Consciousness returned in the early morning sunlight. I reached out to find my flask and lay on my side for a while, sipping coffee and enjoying the lake view. With breakfast completed I struggled out of my shelter, finished dressing and went for a walk. A short way along the canal is a new arm to a huge great marina. On the towpath side a footpath marks the end of the woodland and leads to a long footbridge over the railway tracks. On the far side is the barren site of the old Willington Power Station. I crossed over the bridge and enjoyed watching trains rush by for a while. Although the lines from Burton and Stoke came together nearby, they carried on in parallel for as far as I could see. I crossed the bridge and stayed Due South.

for a while to watch a couple of trains rush by.

Returning to my campsite, I packed up my things and loaded the bike, then pushed it past scattering rabbits to the towpath. Save for a few ashes from my fire, there would be not a trace left behind.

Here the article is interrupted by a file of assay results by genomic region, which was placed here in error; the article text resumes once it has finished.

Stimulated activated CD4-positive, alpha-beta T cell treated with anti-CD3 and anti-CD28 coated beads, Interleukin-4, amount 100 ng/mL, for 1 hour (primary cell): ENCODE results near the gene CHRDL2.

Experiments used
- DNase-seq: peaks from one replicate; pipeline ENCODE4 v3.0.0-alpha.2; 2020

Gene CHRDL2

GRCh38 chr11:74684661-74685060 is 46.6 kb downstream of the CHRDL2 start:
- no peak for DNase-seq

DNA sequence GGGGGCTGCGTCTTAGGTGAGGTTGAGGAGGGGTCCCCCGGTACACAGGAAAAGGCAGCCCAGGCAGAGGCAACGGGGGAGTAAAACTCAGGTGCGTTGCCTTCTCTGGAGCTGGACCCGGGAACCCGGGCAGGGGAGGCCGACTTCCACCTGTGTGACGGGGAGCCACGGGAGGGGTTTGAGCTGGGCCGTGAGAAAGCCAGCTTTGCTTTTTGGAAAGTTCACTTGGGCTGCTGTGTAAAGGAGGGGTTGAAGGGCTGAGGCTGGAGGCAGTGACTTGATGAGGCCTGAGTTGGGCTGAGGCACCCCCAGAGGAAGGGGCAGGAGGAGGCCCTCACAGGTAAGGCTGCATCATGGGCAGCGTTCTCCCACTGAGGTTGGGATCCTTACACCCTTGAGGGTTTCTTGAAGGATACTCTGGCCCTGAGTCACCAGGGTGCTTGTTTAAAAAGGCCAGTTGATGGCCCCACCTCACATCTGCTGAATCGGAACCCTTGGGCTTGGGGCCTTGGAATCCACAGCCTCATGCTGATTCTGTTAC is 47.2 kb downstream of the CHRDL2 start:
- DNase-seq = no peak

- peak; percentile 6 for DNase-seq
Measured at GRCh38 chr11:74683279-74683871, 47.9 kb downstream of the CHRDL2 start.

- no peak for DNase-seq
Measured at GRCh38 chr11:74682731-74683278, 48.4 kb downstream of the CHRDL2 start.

My next target was to be Caen Hill locks near Devizes in Wiltshire, though I would not make it all the way on this holiday. This appeared to be on the same straight
line on the map as Willington, so I just had to follow my line, due South, through the midlands. Initially I would retrace my journey across the bridge and causeway to Repton.

At Willington Bridge I stopped to watch the river rolling by. On the site of the old toll house was an information board about the river crossing. It described the celebrations that accompanied the freeing of the bridge in 1898, and the repeat performance to celebrate 100 years of free river crossing in 1998.

Soon I was pedalling across the flat flood plain again, then labouring up the hill through Repton. As the village fell behind me I was feeling thirsty. I spotted a little stopping place and rode into it. This was the car park for a pleasant young Woodland Trust plantation. I quenched my thirst, then enjoyed a short walk among the young trees.